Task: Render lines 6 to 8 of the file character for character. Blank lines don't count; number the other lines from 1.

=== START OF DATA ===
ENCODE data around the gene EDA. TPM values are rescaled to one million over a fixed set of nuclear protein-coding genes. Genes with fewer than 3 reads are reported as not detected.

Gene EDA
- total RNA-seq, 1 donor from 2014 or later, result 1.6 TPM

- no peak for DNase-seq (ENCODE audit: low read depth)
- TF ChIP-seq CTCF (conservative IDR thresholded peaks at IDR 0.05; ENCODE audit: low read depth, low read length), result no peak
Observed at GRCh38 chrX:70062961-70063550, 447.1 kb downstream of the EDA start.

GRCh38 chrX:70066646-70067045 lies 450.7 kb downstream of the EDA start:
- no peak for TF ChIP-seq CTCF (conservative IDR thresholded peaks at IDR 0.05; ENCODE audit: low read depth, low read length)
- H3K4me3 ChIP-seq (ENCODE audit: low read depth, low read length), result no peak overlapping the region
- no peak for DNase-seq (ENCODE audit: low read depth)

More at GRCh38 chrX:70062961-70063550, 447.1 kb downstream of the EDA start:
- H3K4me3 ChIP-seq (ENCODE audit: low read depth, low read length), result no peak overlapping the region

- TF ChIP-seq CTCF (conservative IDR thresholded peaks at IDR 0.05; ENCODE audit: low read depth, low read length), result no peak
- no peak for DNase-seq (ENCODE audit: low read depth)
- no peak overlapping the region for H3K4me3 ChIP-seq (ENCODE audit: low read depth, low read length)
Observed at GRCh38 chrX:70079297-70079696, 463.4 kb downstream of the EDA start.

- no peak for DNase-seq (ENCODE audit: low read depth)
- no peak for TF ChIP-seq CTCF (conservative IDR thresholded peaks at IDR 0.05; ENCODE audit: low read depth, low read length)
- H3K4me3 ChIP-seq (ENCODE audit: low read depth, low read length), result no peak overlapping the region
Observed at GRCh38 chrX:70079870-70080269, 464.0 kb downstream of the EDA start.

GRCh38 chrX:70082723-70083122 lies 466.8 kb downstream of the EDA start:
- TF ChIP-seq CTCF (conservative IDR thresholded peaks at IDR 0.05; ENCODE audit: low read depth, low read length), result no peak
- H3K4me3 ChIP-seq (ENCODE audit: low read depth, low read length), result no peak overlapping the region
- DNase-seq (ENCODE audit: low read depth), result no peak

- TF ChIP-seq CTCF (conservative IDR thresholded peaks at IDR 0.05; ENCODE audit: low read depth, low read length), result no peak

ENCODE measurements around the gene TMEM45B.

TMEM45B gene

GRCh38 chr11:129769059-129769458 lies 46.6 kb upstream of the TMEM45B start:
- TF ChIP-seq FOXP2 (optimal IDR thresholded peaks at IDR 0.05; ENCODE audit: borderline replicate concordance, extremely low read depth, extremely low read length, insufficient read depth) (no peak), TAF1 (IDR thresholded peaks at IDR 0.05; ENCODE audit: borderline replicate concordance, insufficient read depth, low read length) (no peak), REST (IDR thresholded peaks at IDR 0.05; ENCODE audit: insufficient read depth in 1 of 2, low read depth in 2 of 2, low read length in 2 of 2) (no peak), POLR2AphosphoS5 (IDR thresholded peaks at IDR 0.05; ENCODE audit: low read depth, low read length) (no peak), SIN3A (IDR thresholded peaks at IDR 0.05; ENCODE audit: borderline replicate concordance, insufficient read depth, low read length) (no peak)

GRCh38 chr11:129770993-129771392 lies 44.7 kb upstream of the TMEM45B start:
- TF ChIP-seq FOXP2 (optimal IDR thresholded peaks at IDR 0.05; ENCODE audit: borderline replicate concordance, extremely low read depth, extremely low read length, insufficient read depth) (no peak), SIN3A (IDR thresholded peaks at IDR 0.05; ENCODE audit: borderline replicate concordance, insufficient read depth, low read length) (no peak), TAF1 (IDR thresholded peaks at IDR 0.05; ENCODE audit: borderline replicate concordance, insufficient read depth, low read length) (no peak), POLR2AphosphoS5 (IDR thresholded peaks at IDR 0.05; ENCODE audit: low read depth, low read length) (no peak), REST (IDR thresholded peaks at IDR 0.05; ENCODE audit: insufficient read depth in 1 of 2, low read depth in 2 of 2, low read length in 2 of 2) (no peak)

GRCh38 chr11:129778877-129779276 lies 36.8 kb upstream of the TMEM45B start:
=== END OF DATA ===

Observed at GRCh38 chrX:70062961-70063550, 447.1 kb downstream of the EDA start.

GRCh38 chrX:70066646-70067045 lies 450.7 kb downstream of the EDA start:
- no peak for TF ChIP-seq CTCF (conservative IDR thresholded peaks at IDR 0.05; ENCODE audit: low read depth, low read length)